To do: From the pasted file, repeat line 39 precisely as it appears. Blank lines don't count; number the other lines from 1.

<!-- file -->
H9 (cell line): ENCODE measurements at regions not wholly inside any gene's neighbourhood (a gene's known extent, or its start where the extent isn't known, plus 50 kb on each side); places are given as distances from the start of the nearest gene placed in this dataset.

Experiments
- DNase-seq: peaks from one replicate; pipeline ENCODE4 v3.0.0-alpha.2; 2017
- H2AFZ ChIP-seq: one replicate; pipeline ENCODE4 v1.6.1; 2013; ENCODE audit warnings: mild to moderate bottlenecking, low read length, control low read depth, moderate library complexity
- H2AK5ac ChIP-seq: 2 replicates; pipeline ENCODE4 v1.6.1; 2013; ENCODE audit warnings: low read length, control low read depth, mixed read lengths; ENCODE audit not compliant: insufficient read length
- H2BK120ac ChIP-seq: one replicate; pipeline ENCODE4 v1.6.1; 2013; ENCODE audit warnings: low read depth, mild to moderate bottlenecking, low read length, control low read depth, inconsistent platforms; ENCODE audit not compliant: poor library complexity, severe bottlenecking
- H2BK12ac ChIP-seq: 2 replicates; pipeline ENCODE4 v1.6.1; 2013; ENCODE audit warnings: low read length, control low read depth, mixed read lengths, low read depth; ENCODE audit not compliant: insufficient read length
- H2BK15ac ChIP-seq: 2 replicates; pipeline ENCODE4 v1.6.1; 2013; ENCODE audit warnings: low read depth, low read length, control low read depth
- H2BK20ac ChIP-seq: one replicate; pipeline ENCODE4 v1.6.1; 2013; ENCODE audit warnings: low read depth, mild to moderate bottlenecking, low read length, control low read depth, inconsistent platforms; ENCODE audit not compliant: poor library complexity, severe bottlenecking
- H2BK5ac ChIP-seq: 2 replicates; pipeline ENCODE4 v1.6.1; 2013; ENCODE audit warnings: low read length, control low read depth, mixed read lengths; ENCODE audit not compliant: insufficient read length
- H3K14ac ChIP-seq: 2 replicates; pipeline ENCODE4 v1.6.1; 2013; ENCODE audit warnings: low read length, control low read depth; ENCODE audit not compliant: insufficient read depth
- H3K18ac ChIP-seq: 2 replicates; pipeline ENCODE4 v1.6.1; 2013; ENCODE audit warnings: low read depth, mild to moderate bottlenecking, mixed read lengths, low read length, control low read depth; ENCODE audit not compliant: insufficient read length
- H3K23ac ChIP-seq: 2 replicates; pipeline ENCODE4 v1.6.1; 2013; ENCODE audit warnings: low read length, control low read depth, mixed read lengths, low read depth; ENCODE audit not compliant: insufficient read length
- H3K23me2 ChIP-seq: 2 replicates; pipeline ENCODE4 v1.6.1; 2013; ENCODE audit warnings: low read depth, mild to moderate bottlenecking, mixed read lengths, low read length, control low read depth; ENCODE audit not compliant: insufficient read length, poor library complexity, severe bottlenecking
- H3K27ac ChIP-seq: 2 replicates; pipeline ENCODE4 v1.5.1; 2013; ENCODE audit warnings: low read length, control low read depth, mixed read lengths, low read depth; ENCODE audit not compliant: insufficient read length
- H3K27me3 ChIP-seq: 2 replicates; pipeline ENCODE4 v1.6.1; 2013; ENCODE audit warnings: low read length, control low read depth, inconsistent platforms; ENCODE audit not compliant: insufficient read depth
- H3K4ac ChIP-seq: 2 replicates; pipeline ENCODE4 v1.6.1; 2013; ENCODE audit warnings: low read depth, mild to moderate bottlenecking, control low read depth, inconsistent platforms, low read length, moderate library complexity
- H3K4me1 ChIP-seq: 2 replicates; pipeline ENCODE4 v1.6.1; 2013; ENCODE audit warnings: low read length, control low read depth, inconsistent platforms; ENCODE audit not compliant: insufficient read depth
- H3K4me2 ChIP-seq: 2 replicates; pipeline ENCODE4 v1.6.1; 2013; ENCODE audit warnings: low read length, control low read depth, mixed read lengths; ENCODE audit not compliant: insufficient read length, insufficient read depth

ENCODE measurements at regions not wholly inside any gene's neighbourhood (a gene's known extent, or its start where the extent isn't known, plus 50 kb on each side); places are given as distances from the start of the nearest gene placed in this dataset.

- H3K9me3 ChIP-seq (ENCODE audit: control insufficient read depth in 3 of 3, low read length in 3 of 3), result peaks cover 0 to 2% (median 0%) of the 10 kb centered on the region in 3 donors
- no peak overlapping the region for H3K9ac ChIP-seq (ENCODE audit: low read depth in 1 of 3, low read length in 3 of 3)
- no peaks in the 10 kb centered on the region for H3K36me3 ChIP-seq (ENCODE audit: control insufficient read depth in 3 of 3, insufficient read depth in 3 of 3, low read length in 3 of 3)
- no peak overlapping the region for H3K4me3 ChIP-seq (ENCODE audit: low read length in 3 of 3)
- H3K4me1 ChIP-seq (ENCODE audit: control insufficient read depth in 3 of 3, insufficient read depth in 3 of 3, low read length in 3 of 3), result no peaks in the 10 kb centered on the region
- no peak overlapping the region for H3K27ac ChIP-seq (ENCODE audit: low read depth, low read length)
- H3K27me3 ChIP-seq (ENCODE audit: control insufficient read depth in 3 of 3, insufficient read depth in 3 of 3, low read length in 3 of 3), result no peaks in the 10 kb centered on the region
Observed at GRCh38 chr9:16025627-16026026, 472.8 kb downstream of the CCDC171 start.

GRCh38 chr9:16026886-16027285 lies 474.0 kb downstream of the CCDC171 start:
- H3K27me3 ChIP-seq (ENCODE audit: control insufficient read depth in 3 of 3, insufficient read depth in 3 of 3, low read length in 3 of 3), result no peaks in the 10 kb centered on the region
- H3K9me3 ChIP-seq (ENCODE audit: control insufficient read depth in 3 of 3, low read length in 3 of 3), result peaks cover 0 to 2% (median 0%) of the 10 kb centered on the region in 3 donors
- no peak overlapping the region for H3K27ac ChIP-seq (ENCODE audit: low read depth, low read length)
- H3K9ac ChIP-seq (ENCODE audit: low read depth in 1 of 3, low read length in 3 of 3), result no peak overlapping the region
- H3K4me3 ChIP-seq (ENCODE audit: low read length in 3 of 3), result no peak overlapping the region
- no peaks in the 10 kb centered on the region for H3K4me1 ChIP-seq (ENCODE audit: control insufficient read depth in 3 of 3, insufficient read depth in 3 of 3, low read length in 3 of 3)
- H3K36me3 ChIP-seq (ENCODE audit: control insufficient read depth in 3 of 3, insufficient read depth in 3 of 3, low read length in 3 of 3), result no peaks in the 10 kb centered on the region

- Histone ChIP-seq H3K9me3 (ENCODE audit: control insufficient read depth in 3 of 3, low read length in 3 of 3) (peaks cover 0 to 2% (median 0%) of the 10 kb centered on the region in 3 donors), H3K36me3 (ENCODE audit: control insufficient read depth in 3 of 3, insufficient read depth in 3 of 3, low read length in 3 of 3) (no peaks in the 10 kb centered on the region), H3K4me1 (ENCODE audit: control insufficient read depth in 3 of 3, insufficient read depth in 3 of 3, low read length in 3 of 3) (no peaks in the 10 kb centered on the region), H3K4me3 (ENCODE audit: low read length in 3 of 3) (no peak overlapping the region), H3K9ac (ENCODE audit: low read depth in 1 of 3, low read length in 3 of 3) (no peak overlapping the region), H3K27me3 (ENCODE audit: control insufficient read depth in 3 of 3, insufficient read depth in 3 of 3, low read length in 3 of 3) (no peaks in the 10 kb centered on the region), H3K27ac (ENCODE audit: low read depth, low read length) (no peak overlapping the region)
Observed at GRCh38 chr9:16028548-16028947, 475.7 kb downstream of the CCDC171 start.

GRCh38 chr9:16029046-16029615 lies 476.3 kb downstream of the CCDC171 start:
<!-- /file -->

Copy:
GRCh38 chr9:16029046-16029615 lies 476.3 kb downstream of the CCDC171 start: